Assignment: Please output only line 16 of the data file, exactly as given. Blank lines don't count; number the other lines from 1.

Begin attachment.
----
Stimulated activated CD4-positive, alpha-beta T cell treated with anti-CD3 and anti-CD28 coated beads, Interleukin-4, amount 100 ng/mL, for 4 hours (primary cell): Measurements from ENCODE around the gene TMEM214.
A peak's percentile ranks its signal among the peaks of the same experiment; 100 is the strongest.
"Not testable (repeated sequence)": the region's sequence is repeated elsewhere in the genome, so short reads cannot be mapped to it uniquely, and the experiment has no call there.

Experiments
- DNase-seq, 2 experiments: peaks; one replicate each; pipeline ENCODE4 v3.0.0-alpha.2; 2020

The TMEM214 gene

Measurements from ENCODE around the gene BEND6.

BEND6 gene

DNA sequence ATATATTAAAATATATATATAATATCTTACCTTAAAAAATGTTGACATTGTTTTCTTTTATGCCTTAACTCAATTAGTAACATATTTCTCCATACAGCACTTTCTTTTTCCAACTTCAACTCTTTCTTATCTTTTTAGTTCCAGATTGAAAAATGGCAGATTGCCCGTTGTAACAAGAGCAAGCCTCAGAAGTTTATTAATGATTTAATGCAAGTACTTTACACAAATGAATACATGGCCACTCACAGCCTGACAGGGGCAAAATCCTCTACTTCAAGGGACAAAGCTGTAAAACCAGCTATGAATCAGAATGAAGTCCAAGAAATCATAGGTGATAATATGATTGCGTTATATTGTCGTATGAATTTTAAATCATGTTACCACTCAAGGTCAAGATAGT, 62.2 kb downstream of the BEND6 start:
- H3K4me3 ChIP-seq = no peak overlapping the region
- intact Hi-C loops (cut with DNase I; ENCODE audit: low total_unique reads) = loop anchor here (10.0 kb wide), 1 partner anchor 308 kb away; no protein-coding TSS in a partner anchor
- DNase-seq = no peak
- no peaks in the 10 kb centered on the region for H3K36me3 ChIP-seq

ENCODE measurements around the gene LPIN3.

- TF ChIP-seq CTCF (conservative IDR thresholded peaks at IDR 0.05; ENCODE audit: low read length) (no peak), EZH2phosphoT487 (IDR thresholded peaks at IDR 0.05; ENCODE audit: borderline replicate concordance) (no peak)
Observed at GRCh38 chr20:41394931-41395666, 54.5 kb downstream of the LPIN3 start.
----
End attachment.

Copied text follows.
Observed at GRCh38 chr20:41394931-41395666, 54.5 kb downstream of the LPIN3 start.